The truth is, she misses everything from those days, the skirts they wore and the bangs they had, side-swept, always on the verge of disappearing, like youth. Like life. It all slipped away, as her parents had warned her, even the people. Girlfriends you thought you’d have forever, poof, lost to marriage or motherhood or minds suddenly changed. They didn’t want to be girls anymore. They moved to other states. They changed their names and lost themselves.
Disappearance can happen so easily. It was her turn, that one summer, when she was still taking the bus home. She was walking to her apartment across a huge parking lot, nearly deserted in the afternoon heat. Done teaching for the day, in her business attire, carrying a briefcase. Good hair. Makeup starting to melt. As soon as he pulled up alongside her, she knew who he was and what he was doing. How could she miss him? His face was on flyers all over town, guest-starring on the local news. This time he was wearing sunglasses and a baseball cap, trying to grow a beard. He had been to her apartment complex before; a woman’s screams sliced into her sleep one humid morning.
Hey, do you want a ride?
A ride? (But my apartment is right over there, she thought but did not say.)
Yeah. It’s hot, so I figured you might want a ride. (Perfect words, faulty tone. The lie crept out.)
This was her cue. She bent at the waist and leaned in to get a better look. The audition ended there, with her bowing before him, briefcase tapping against her knee, all her lines cut. He knew what she was doing, could already hear her calling the police, though she never actually did. He tore off so fast she couldn’t read the license plate.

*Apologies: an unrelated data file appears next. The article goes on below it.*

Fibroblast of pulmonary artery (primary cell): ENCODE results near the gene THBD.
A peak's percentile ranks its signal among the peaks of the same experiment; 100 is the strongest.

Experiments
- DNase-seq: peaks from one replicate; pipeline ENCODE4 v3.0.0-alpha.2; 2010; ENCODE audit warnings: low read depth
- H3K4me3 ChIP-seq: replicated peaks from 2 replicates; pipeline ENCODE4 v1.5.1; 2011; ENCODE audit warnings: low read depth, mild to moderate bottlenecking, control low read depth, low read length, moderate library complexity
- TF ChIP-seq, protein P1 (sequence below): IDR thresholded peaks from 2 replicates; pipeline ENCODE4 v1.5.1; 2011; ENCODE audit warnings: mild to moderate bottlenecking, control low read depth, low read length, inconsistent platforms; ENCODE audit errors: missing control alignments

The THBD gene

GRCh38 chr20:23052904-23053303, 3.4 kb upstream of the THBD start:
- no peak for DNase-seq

Sometimes she thinks she should have gotten in the car. If she had sat right down in the mystery, she would have had her answer. The truth can be dangerous but she likes to brush up against it. What if she had chased after the speeding car until the sweat rolled off her? Or she could have ditched her briefcase, jumped on the roof, and held on for the ride of her life, surrendering her hair to the wind. Her favorite scene: throwing her head back and shouting Northwest Stalker!, just to see his face. To show the world she got one thing right.
Jan Stinchcomb is the author of The Kelping (Unnerving), The Blood Trail (Red Bird Chapbooks) and Find the Girl (Main Street Rag). Her stories have recently appeared in Wigleaf, Hobart, and Pithead Chapel. She has been nominated for the Pushcart Prize and featured in The Best Small Fictions 2018 and Best Microfiction 2020. She lives in Southern California with her family. Visit her at janstinchcomb.com or on Twitter @janstinchcomb.